Update on Quality Assurance Issues in France

David McIntyre
Public Affairs Officer

Today, the NRC is releasing information about large reactor components supplied to U.S. nuclear plants by AREVA’s Creusot Forge in France. This information includes the names of the plants and the reactor components involved.

This blog post discusses the information as well as the NRC’s actions related to ongoing French investigations into potential defects and problems with quality assurance documents regarding the parts’ manufacture.

We are confident at this time that there are no safety concerns for U.S. nuclear power plants raised by the investigations in France. Our confidence is based on the U.S. material qualification process, preliminary structural evaluations of reactor components under scrutiny in France, U.S. material aging-management programs, our participation in a multinational inspection of Creusot Forge, and information supplied by AREVA about the documentation anomalies. Also, the components supplied to U.S. plants have performed well and inspections during their operating life have revealed no safety issues.

Because there are no immediate safety concerns, there is no justification for the NRC to order plants to shut down and inspect components, as some groups have suggested. Should new information raise a specific safety concern, the agency will take appropriate action.

The information released today ML17009a275 was provided to the NRC on Dec. 15 at our request by AREVA, a multinational manufacturer of nuclear plant components.  We informed AREVA on Dec. 30 of our intent to make the information public (ML16364A034). Attachment A lists components with forgings from Creusot Forge supplied to 17 U.S. reactors at 13 sites, directly by AREVA or through third-party vendors. The components are mostly replacement reactor vessel heads, replacement steam generator components or pressurizers. AREVA clarified the list in letters dated Jan. 9 and Jan. 10, which are included in the information.

We posted a piece last June about the investigation by the French Nuclear Safety Agency, ASN, into AREVA’s Creusot Forge. Here is an update:

There are two separate, but related, issues to the investigation in France. The first is called “carbon segregation,” a condition that in certain circumstances could create local areas of reduced toughness in large forged components of nuclear plants. The second is a series of anomalies discovered in the quality assurance documentation of components manufactured at Creusot Forge.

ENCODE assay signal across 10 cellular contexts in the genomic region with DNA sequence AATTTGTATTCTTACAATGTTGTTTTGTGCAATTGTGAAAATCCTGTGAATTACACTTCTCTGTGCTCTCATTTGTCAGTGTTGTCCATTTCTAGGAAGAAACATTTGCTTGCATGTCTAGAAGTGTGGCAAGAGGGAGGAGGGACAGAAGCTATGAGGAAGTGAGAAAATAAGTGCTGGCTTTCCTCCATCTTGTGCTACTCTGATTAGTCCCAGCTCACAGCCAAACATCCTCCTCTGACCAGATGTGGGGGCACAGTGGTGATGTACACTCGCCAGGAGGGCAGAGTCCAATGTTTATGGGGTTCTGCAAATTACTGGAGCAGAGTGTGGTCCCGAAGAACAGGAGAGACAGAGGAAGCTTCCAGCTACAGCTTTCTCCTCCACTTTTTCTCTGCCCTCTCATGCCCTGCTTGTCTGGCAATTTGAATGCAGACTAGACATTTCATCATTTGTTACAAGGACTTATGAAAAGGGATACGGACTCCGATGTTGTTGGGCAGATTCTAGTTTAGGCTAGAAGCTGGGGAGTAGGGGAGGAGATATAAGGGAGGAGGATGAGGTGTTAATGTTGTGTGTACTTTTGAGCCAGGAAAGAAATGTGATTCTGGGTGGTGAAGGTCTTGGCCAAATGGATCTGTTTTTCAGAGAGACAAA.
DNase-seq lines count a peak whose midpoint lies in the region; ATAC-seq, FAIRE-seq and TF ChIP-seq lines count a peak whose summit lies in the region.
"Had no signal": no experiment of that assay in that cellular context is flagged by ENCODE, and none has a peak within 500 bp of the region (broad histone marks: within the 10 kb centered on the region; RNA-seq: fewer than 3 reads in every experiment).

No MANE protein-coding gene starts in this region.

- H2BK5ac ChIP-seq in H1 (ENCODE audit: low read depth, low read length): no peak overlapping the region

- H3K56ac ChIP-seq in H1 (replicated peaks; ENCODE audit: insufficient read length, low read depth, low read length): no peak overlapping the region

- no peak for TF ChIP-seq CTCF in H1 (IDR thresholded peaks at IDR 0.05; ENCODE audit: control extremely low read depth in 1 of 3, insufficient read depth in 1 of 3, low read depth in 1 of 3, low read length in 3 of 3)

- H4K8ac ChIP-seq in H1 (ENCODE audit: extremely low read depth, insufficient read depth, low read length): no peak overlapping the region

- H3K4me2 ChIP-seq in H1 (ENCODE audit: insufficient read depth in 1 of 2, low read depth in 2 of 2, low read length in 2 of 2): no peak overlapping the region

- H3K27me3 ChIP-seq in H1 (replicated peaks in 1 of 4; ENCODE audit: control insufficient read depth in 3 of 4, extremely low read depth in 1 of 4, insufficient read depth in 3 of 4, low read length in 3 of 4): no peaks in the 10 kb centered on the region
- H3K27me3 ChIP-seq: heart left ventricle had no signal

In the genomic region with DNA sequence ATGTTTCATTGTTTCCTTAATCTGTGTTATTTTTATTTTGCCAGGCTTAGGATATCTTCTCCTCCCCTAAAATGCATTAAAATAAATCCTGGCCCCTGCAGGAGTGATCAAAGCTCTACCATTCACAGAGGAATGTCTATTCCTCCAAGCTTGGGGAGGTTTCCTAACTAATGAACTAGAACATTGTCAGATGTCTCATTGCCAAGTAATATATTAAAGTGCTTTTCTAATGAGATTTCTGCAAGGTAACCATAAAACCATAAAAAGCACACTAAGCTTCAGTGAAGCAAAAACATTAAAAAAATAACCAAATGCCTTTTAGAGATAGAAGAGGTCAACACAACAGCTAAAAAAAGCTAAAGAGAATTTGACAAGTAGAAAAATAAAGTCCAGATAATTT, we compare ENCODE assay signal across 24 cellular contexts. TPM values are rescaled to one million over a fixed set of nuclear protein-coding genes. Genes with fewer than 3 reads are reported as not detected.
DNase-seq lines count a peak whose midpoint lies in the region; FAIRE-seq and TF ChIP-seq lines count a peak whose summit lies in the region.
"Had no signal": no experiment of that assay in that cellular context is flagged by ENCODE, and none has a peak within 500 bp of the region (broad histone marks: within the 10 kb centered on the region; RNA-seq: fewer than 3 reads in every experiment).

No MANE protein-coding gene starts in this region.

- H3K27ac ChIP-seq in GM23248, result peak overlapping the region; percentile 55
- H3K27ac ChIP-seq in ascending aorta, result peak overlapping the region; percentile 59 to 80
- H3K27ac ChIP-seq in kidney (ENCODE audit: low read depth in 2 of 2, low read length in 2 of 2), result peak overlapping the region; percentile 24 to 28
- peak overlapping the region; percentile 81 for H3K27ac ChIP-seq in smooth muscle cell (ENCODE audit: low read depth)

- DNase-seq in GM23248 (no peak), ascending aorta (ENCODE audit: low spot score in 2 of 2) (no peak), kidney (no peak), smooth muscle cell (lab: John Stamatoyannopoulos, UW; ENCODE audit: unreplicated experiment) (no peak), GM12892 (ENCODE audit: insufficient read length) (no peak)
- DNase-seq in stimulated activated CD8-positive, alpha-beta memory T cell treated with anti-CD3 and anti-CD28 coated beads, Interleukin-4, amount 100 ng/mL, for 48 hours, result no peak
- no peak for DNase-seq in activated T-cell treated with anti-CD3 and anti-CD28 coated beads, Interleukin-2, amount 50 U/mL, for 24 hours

Carbon segregation occurs naturally during the casting of steel ingots. Carbon molecules concentrate as newly forged ingots cool. Most of this excess carbon is cut away and discarded before the actual plant components are formed, but some processes leave small areas of elevated carbon content near the component’s surface. NRC regulations and code requirements by the American Society of Mechanical Engineers account for this condition. Higher-than-expected carbon segregation has been discovered on some reactor components in France that were manufactured using a particular process, though there are no indications it would exceed U.S. limits. We’ve asked AREVA if any components supplied to U.S. reactors were manufactured using that same process, and we expect the company’s answer soon.

While investigating the carbon segregation issue, ASN discovered anomalies in the documents describing how components were manufactured at Creusot Forge. This probe, launched last May, has since expanded to include a review of documents dating back to 1965. (AREVA acquired Creusot Forge in 2006.)

Two NRC inspectors participated in an inspection of the Creusot Forge facility in late November/early December. The inspection team included inspectors from France, the United Kingdom, Finland, China and Canada, and was conducted under the Multinational Design Evaluation Programme, which facilitates information exchanges among nations. During the inspection, AREVA reported that some files on components supplied to U.S. nuclear plants contained anomalies. The company said the anomalies presented no apparent safety concerns.